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The Yoga of Caring for an Aging Parent

I spent this week caring for my 88 year old mother. It is astonishing how the end of life resembles the beginning. In the car to the Whole Foods mom asks again and again, “How far away are we?” Like the width of her shoulders, her world has shrunken down to a single room on the Memory Care Unit. She gets three words in and then halts in a kind of free fall, no people, places, or things to hold onto. “Are we going to the place where….” Being with her is like being inside a jigsaw puzzle. On the one hand, I think I have always been finishing my mother’s sentences. Like the Milton Bradley Memory game I played as a seven year old, struggling to match a card of a beach ball or lion with its hidden pair, face down. On the other hand, I think I completed my mom’s dream to teach yoga. Susan began practicing Iyengar Yoga back in the ‘70s when classes were held in dungy church basements and public libraries.
A sympathetic listener, always compassionate, a counselor by profession, and a Cancer on the zodiac, my mom has always been heart-centered. Now that her brain is plagued (plaqued I should say) by Alzheimer’s, her sense of time and space have collapsed. Having spent hours on the meditation cushion guiding my own brain to silence and space, I wonder has my lesson all along been about learning to accept loss? Walking down the corridor (countless corridors with faux sconces and gold striped wallpaper, another version of being lost), holding hands, she is accepting of the moment, despite (or because of?) the moment having no name. Historically, it was my father who harbored all the anxiety while my mother always found a way back to being with what is. We stop by the large window and a bank of sunlight slips in between the shrubbery and the corner brick wall. My mom stands like a 10 year old and lifts her face to the sun. “You see,” she says, “this is the best thing here…”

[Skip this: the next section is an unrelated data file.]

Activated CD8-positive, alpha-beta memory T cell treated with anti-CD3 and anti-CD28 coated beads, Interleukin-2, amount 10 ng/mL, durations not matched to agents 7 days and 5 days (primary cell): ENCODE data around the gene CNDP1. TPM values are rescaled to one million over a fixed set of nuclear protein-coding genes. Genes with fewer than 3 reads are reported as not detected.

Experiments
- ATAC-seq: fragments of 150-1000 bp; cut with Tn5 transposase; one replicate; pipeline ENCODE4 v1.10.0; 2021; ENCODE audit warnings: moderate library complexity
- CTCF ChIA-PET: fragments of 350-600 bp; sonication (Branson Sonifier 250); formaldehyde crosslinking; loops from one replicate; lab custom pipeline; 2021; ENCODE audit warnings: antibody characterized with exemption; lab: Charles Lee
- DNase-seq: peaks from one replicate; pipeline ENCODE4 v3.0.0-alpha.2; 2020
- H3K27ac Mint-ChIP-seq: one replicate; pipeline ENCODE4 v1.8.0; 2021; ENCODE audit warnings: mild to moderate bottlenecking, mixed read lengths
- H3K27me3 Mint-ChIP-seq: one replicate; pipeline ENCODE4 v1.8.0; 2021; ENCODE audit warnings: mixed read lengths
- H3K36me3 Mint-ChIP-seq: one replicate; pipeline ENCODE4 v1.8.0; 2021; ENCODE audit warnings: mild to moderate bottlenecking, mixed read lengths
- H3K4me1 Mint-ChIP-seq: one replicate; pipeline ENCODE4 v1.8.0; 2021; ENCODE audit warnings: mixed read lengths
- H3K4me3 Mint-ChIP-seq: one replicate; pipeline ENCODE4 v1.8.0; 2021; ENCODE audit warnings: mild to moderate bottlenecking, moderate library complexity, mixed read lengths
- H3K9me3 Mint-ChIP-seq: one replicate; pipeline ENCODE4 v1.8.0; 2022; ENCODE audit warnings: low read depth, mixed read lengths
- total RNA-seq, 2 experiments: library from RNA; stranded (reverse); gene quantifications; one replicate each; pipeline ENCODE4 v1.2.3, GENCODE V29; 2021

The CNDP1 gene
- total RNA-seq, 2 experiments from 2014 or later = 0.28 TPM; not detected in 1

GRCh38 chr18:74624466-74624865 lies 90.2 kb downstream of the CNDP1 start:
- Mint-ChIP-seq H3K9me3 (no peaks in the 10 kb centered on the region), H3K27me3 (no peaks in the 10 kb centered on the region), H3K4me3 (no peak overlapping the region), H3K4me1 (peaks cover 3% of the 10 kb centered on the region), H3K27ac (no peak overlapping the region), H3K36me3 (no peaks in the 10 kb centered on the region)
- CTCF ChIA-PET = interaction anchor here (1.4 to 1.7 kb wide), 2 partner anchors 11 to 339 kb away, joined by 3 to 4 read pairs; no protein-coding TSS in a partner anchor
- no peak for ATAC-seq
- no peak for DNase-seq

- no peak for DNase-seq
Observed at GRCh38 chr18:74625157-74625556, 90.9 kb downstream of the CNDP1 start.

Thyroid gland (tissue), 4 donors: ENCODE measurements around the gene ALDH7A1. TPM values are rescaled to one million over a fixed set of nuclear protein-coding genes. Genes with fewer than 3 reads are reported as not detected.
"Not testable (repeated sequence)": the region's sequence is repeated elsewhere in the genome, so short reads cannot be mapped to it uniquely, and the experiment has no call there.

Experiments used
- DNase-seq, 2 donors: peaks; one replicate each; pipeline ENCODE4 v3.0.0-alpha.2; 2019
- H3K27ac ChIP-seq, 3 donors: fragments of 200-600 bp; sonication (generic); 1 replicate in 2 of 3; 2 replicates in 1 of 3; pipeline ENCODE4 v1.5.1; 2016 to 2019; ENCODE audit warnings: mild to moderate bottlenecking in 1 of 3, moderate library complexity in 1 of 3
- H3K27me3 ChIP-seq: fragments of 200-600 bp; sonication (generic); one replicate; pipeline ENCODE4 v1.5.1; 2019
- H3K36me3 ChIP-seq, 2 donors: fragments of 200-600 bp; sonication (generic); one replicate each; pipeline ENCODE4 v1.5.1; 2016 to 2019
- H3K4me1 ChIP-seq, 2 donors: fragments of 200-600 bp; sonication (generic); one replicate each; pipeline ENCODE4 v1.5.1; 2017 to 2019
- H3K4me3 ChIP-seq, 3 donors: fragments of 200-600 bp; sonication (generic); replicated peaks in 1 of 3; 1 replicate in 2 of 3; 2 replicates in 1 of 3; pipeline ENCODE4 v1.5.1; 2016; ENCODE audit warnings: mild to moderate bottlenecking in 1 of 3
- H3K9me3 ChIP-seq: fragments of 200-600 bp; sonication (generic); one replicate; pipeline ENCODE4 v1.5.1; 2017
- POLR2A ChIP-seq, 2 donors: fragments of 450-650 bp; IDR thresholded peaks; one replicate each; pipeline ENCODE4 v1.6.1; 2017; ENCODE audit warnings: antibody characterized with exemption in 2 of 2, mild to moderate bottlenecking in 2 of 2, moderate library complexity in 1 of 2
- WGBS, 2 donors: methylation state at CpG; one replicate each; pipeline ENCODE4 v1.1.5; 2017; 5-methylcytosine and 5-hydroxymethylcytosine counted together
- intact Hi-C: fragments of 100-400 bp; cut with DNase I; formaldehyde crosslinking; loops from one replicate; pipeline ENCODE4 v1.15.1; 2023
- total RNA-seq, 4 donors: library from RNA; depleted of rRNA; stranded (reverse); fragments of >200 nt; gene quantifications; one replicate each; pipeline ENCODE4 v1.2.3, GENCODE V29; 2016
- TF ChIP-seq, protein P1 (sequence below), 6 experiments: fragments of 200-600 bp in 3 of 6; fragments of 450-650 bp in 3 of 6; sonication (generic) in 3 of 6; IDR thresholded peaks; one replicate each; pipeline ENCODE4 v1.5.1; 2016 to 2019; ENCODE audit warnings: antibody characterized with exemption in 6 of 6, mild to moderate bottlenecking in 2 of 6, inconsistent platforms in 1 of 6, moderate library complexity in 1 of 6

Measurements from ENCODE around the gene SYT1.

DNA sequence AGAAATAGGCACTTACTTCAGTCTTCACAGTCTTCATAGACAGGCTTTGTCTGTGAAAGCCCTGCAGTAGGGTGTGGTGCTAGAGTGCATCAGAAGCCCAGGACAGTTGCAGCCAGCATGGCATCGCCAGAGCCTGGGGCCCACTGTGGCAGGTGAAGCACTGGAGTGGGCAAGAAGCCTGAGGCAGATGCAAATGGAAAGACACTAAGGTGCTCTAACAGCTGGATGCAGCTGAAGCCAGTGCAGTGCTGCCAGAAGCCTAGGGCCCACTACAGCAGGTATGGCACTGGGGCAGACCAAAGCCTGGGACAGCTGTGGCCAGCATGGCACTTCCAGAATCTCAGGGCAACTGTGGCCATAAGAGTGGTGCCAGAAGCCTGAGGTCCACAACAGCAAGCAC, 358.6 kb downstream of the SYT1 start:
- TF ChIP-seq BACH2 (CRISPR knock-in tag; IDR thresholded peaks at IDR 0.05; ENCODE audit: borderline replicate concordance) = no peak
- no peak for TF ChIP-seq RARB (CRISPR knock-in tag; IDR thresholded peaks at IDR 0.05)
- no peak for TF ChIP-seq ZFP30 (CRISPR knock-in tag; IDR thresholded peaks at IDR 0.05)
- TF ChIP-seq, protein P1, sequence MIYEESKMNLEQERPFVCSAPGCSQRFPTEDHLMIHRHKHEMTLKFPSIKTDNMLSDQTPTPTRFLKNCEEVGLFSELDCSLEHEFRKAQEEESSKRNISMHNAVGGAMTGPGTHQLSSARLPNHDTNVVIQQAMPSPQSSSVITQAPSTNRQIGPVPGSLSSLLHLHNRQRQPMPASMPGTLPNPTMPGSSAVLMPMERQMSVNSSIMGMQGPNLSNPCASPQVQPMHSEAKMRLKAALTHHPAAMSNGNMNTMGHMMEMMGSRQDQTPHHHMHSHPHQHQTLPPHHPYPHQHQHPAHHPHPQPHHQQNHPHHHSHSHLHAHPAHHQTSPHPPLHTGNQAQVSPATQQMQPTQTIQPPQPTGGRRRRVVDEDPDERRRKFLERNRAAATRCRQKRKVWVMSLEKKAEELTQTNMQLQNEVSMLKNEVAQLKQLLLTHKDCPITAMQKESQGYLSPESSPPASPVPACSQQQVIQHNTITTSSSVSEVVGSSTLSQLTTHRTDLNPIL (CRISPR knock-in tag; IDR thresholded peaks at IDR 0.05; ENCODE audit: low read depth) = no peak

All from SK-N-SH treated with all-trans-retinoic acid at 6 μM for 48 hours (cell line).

Aware that many of you care for an aging parent, one that may suffer from dementia, we would love to hear a bit of your own challenges with caretaking. Given our shared experience, we are building a page on our site to share notes about aiding an aging loved one. Please share a bit of your own story with us here.
Alchemy + Aim